Signing up for one bank service will likely lead to offers for more. The perks of these bundles include convenience and—even better—saved cash. But consider these things before jumping in.

For the homeowner

Mortgage packages may offer a rebate on your banking fees—or let you bank for free—if you open other accounts, as well. For instance, signing on to the CIBC Homeowner bundle will cut your monthly chequing account fee by up to 50 per cent, provided it includes your mortgage or home equity credit line, a savings or investment account and a credit card or credit insurance.
For the spender

Nearly all bundles require a credit card. Qualifying cards typically range from basic low-fee cards to premium cards with additional perks—the ability to earn reward points faster, and discounts on travel and insurance—but they can come with high annual fees. Match the card you choose with your spending habits carefully, or the fees could offset your savings.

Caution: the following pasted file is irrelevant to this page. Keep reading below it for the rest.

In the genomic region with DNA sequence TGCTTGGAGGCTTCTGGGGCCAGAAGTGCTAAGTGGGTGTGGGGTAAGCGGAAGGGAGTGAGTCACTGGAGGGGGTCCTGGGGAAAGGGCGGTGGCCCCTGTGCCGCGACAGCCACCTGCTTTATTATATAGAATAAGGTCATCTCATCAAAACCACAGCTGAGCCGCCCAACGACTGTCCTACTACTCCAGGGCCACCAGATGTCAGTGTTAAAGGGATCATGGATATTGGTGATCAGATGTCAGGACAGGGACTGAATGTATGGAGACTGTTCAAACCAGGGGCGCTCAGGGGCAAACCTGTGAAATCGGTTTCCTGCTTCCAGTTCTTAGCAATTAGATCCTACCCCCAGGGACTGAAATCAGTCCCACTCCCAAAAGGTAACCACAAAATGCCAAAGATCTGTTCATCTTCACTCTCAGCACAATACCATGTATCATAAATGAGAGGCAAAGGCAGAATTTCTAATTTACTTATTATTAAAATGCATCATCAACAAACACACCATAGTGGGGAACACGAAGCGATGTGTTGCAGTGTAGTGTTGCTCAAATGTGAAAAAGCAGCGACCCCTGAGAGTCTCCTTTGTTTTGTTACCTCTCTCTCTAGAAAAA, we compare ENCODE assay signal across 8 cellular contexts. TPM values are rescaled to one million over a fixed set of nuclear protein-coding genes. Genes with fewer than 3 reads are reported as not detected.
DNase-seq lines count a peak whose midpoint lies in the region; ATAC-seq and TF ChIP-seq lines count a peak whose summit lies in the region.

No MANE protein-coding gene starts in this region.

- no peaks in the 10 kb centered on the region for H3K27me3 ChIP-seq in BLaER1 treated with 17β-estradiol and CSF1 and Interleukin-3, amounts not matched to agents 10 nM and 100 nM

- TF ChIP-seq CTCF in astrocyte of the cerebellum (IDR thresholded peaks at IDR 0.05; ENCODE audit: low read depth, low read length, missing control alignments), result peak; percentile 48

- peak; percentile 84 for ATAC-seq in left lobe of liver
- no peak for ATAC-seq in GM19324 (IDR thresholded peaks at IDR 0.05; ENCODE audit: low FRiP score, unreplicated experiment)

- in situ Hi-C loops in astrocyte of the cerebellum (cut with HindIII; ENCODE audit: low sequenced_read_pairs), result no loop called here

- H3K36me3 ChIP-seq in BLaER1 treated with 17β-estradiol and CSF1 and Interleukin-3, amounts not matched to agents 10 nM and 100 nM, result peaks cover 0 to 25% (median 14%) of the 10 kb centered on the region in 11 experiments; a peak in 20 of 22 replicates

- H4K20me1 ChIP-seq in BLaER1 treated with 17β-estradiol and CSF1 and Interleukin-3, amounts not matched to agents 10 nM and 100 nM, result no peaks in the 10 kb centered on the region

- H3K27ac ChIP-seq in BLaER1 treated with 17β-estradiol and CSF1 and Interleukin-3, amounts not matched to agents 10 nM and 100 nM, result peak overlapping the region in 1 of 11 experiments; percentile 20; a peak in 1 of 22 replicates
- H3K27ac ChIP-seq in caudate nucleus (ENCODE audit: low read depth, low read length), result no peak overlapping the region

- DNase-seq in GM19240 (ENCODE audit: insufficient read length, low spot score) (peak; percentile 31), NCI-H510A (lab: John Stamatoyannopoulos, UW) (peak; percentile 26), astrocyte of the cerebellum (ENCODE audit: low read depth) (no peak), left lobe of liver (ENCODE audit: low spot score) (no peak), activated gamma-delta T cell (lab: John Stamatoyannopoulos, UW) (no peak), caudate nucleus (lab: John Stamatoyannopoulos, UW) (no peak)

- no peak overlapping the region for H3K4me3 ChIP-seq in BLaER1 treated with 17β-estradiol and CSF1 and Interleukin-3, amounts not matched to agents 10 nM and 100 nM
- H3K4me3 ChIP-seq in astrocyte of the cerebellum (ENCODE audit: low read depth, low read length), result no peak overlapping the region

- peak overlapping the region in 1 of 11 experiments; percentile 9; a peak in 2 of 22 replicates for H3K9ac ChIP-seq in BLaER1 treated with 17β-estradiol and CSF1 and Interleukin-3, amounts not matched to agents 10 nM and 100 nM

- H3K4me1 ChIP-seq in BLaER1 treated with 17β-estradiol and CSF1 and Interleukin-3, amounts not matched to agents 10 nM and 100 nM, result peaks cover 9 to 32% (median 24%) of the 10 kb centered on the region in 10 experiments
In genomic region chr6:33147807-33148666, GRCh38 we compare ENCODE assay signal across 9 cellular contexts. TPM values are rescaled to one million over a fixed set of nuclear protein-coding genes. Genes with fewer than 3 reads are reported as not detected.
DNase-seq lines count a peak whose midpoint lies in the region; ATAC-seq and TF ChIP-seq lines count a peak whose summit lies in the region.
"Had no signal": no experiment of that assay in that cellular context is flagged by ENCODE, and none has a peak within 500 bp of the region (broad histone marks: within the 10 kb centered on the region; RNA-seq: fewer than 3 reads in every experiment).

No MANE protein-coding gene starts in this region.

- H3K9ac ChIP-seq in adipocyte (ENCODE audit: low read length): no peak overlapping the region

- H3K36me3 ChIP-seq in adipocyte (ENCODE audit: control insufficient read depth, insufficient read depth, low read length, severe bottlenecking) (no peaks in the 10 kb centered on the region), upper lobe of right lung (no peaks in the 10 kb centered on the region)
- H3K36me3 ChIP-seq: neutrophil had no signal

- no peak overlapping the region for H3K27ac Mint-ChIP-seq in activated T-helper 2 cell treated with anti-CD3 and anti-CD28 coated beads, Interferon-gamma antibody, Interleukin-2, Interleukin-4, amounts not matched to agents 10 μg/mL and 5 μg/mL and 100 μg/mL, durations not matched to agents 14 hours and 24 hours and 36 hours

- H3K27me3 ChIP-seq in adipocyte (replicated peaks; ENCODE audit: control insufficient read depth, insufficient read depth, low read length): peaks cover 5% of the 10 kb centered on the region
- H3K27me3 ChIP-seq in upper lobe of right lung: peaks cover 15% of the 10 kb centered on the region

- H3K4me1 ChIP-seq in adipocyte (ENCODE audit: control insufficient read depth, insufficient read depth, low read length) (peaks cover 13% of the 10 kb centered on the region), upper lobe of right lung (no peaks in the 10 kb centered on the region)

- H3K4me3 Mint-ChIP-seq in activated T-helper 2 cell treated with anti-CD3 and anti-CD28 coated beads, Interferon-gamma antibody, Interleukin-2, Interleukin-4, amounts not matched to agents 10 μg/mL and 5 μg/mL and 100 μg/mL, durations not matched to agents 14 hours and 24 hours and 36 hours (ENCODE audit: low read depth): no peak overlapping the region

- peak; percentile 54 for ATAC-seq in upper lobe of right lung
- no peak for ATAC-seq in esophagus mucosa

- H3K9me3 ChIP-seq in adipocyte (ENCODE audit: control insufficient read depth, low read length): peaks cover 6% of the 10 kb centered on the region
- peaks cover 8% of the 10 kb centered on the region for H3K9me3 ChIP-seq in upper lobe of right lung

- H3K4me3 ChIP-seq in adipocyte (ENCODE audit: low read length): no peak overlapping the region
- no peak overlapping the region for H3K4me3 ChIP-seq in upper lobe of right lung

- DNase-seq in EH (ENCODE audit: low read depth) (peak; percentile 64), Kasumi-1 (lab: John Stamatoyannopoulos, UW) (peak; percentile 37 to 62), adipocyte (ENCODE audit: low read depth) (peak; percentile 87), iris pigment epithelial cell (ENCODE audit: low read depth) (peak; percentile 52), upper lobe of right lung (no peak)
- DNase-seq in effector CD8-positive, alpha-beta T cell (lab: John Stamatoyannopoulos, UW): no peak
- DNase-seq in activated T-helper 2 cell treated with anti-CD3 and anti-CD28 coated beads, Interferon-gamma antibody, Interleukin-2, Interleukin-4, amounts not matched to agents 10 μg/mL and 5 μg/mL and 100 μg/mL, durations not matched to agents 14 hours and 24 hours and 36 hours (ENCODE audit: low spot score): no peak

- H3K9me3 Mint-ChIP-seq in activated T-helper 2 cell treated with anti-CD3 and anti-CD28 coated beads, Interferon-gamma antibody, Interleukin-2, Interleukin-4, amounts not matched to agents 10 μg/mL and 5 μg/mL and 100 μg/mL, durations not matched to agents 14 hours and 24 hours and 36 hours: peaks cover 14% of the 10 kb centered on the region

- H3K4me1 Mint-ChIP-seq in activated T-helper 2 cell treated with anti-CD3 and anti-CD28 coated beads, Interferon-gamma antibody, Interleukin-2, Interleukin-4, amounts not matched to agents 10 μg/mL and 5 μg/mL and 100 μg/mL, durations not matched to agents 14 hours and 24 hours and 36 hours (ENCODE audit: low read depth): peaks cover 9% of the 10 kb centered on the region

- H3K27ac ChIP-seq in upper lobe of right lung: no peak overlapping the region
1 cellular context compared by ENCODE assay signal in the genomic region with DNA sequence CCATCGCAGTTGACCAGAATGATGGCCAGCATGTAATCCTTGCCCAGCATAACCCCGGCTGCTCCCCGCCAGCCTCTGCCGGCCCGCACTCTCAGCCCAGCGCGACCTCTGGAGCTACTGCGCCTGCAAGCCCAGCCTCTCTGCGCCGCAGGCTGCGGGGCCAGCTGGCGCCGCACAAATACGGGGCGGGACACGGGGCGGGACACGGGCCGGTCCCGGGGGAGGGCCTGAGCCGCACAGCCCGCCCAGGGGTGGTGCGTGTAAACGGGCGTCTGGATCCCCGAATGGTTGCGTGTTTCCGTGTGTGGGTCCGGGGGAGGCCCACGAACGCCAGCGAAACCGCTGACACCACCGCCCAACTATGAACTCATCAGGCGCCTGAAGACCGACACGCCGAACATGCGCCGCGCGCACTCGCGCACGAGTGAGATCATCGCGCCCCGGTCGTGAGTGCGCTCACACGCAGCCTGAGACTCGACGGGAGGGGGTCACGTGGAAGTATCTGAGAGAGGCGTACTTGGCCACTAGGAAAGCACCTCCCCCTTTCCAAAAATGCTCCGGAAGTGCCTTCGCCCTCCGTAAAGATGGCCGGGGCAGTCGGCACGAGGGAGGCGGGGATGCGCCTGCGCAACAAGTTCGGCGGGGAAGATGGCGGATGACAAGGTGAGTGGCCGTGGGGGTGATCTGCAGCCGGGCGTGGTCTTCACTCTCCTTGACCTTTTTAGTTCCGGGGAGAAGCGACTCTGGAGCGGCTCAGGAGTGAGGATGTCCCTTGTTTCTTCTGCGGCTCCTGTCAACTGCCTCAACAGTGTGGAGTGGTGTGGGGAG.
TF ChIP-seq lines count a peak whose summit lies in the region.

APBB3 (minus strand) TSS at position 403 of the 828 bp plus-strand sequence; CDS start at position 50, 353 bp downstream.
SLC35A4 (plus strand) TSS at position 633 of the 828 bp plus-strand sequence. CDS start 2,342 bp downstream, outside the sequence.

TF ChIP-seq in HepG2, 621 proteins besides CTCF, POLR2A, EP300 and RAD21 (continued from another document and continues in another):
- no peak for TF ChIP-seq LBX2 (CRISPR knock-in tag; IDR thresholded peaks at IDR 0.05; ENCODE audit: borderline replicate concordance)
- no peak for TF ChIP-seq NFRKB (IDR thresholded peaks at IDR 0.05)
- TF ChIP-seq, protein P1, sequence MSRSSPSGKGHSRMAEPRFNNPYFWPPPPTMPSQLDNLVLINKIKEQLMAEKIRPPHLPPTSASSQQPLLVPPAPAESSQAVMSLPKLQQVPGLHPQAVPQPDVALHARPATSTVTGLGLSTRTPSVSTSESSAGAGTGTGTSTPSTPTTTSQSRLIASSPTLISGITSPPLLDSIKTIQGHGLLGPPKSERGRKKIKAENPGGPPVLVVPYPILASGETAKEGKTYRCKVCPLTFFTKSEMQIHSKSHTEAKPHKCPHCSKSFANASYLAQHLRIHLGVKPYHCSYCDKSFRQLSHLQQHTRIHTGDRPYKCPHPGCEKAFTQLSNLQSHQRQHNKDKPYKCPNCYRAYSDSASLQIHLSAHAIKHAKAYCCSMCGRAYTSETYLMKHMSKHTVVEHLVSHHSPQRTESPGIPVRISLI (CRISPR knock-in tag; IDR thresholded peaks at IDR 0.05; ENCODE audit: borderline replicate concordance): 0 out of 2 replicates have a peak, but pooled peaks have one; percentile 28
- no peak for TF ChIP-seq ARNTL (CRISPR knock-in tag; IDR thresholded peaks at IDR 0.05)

For the saver

Many bundles include savings and investment accounts. At RBC, for example, all bundles offer an investment account, in which you can hold registered investments—such as RRSPs and TFSAs—as well as GICs and mutual funds. By having all accounts in one place, money can be moved between investments quickly and usually at no charge. And when you do withdraw from your chequing or savings account you can save on ATM fees—some packages give you free withdrawals from other banks’ ATMs.

Read the fine print

You can’t combine a bundling rebate with other incentives you may already be getting, and your bank can change or cancel the offer without notice. If you no longer qualify—because you closed one of your accounts, for example—your bank will reinstate your regular fees.